Albany is the capital of the state of New York. It also happens to be the oldest European settlement in the state (yes, it is older than New York City).
As a resident of New York, visiting the capital has been on my radar for quite some time – it is nice to see where the laws are passed. Additionally, I am somewhat of a state capitol enthusiast – I have visited more than half of the buildings. While many places in the Northeast are seasonal destinations, Albany´s main attractions are indoors and therefore year-round.
Another consideration is that the government buildings are only open during weekdays. I didn´t want to take a vacation day, so I planned my trip around a light period of work so I could take an extended lunch. The date that worked was late March/early April.
March 31, 2022: The Train Up
I arrived at New York City´s Moynihan Train Hall, less than a 10-minute walk from my apartment. Ride took 2.5 hours and I arrived at Albany-Rensselaer Station directly across the river from downtown Albany but technically in a different county. Since there were no car rentals at the train station, I took an Uber to my Airbnb. I was staying in an enormous mansion. The family´s kids all had moved out and they wanted to do something with the giant house. So, they rented out bedrooms to Airbnb. It was late, so I went to bed.
April 1, 2022: Albany
I worked all morning, but (as planned) I had very few meetings, so I was able to take an extended break in the middle of the day and make up the time later in the afternoon. At around 11:30, I walked over to the capital complex. I say complex because the capital is one of many government buildings in downtown Albany. The capital itself is of mixed Renaissance Revivalist style, but the surrounding Empire State Plaza is modernist, almost dystopian.
Tourists enter the building through the underground mall underneath the plaza. After clearing security, I waited in the lobby for my 12:00 guided tour.
The tour guide explained that the New York State Capitol is unlike all the rest and not just because it does not have a dome. Construction started in 1867 just after the Civil War. While supposed to cost $4 million. 32 years and $25 million later (2022 equivalent of nearly $900 million), the building was still not finished. To stop a further overrun, Governor Theodore Roosevelt deemed it done. By this point, the building had gone through three architects who each had different visions for the building. The original team built the first two floor in a Romanesque style. The second team built the next three stories in a Victorian-Romanesque style. The roof of the building resembles a French chateau.
The legislative chambers are on the 4th floor. The Senate´s walls are covered in gold. Many of the stone features were not finished by the architects when the construction was deemed complete. So, while the room is incredible, there are noticeable flaws.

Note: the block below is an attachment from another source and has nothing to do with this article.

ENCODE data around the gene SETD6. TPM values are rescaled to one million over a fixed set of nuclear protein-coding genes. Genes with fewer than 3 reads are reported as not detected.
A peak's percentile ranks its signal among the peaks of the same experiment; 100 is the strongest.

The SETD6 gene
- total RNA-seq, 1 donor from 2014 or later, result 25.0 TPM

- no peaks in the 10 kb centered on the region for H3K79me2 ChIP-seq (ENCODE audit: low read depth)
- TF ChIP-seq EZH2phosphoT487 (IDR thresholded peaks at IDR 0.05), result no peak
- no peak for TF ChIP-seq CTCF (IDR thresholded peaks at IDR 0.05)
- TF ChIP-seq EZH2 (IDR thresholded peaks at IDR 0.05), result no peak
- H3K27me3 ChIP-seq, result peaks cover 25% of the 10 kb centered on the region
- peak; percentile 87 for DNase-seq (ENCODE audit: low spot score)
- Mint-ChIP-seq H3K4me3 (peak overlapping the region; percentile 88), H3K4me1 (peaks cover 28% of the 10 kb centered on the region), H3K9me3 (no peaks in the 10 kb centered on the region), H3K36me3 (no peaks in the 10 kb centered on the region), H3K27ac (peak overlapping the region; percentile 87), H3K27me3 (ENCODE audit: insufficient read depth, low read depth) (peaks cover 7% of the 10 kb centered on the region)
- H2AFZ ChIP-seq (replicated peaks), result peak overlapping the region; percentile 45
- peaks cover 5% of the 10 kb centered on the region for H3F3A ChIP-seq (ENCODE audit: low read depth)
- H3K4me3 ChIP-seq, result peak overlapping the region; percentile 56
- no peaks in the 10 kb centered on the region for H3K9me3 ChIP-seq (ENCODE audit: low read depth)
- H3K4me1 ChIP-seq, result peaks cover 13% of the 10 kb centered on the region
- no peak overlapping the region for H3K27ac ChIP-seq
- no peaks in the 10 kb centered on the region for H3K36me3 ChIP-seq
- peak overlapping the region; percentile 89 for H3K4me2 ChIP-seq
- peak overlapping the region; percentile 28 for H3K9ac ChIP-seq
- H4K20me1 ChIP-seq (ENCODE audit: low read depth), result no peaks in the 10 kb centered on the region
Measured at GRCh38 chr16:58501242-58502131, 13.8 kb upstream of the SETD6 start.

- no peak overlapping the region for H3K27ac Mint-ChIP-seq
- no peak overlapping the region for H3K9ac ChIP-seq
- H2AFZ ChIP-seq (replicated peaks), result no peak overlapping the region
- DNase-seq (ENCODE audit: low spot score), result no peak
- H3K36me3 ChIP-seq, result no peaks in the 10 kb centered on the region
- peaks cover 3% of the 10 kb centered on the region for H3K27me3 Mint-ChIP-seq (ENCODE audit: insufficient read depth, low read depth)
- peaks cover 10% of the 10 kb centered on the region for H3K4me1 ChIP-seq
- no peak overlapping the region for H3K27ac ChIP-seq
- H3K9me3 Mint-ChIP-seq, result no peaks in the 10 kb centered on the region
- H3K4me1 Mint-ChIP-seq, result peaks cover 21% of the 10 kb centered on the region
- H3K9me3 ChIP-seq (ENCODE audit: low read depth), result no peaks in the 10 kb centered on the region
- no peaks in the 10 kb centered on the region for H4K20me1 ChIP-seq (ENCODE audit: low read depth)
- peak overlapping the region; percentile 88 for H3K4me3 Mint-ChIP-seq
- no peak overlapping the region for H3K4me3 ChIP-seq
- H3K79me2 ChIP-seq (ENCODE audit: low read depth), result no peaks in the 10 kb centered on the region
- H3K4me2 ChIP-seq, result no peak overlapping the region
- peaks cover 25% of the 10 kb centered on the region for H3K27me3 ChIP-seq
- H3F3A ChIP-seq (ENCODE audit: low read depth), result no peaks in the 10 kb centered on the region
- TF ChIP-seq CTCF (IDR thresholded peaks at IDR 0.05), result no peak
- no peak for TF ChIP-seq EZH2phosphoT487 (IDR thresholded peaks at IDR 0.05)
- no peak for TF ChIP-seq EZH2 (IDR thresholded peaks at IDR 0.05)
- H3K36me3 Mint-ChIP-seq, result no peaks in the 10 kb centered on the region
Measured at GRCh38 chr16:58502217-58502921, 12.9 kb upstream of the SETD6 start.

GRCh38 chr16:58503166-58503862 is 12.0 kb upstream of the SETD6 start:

The House chamber looks Romanesque with Mudejar elements. The weirdest feature are the boardrooms in the back corners of the chamber.
The grandest feature of all is the “Million Dollar Staircase” officially the Great Western Staircase. Completed in 1894 at a cost of $1.5 million, the New York Times described the staircase as the “Greatest architectural work on the continent”. While I am not so sure about that claim, the 4-story staircase is quite impressive.
After the tour, I wandered around the building for a bit longer before heading out to lunch. Along the way, I stopped outside the State Education building, which controls all the public schools in the state. The building contains a colonnade of 36 Corinthian columns, one of the world´s longest. Unfortunately, the building was not open to tours.
After a delicious lunch of cauliflower steak (not a steak) at the Iron Gate Cafe, I headed back to the underground mall. The mall was packed with government workers and people from all over the state here for a conference.
From the mall, I was able to visit an observation deck on top of the tallest building in Albany, the Corning Tower. From 42 floors up, I had unobstructed views of Albany, the Hudson River Valley, and the Berkshires in western Massachusetts.
Next, I visited the New York State Museum, also accessible via the underground mall. This dated museum showcases all that New York State has to offer. About half of the museum covers the natural history of the state and focuses heavily on minerals, trees, and animals from the Adirondack Mountains in far northern New York. The second half focuses on New York City. While the city of New York contains 40% of the state´s population, the metro area which extends into New Jersey and Connecticut actually has a larger population than entire the State of New York. Its hard to criticize a free museum, especially one of this size. However, the exhibits felt dated and the layout was confusingly non-linear.